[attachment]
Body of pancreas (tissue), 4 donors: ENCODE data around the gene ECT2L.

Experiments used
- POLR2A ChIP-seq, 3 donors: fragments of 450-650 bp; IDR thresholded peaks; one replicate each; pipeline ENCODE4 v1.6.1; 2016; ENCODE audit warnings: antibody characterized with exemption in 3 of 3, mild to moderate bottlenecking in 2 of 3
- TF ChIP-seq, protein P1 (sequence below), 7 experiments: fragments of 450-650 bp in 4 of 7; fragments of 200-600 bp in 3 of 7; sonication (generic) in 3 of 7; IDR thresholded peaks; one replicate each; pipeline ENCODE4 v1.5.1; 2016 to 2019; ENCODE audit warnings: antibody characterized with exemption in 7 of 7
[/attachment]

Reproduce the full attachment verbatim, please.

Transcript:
Body of pancreas (tissue), 4 donors: ENCODE data around the gene ECT2L.

Experiments used
- POLR2A ChIP-seq, 3 donors: fragments of 450-650 bp; IDR thresholded peaks; one replicate each; pipeline ENCODE4 v1.6.1; 2016; ENCODE audit warnings: antibody characterized with exemption in 3 of 3, mild to moderate bottlenecking in 2 of 3
- TF ChIP-seq, protein P1 (sequence below), 7 experiments: fragments of 450-650 bp in 4 of 7; fragments of 200-600 bp in 3 of 7; sonication (generic) in 3 of 7; IDR thresholded peaks; one replicate each; pipeline ENCODE4 v1.5.1; 2016 to 2019; ENCODE audit warnings: antibody characterized with exemption in 7 of 7